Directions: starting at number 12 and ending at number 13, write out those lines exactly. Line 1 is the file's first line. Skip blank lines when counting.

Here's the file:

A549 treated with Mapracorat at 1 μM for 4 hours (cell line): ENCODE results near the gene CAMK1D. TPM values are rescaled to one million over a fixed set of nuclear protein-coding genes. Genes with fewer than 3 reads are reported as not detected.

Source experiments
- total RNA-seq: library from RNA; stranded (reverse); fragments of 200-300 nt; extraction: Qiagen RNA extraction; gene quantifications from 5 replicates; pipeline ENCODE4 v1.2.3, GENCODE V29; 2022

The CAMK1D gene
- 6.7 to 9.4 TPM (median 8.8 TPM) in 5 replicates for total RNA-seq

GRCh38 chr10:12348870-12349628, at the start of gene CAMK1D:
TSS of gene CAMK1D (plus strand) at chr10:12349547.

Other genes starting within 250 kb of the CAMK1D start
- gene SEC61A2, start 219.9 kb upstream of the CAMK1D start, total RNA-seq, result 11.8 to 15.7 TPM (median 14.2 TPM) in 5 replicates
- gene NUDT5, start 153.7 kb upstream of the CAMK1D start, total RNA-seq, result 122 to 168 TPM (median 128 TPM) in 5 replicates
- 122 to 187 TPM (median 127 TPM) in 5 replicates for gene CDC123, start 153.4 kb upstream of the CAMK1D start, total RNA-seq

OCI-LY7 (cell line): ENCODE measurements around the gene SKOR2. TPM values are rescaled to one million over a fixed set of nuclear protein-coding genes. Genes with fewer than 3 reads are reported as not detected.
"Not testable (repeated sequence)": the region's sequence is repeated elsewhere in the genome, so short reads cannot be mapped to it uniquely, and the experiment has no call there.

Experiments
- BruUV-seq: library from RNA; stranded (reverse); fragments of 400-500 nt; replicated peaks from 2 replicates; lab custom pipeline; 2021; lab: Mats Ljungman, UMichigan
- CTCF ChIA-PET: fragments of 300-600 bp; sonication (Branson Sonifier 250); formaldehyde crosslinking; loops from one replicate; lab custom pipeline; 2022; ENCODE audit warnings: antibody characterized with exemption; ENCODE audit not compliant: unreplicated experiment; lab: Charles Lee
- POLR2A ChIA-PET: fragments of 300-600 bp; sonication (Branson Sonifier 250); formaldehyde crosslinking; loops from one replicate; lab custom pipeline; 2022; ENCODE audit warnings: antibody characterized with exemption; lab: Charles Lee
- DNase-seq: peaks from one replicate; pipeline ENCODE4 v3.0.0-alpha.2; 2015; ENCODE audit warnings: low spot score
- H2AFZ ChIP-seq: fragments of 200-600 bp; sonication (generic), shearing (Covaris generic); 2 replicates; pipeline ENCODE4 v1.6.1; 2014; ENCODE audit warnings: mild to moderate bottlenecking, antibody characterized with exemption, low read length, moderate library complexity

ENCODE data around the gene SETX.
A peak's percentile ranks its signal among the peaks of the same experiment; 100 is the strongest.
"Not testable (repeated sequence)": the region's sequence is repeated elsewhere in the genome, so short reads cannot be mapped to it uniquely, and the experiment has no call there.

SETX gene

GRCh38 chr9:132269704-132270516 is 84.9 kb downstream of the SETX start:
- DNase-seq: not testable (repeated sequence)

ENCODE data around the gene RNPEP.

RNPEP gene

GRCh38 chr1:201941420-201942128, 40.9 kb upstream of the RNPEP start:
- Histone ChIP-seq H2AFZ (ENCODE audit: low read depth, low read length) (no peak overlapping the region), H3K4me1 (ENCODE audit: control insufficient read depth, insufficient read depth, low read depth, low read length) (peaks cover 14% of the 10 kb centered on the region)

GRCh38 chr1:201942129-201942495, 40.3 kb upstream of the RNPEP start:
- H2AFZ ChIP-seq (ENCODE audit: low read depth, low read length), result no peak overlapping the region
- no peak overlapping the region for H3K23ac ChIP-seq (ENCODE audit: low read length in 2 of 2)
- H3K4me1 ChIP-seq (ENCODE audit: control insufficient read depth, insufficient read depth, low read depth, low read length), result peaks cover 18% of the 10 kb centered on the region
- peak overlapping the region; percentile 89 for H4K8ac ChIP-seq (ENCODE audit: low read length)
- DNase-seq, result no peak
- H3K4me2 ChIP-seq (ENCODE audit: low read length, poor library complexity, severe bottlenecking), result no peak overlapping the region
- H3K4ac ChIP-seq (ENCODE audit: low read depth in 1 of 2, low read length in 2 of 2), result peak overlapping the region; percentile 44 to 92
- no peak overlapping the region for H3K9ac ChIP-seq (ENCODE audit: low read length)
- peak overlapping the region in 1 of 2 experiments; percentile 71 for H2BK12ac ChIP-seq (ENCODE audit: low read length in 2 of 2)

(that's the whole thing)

OCI-LY7 (cell line): ENCODE measurements around the gene SKOR2. TPM values are rescaled to one million over a fixed set of nuclear protein-coding genes. Genes with fewer than 3 reads are reported as not detected.
"Not testable (repeated sequence)": the region's sequence is repeated elsewhere in the genome, so short reads cannot be mapped to it uniquely, and the experiment has no call there.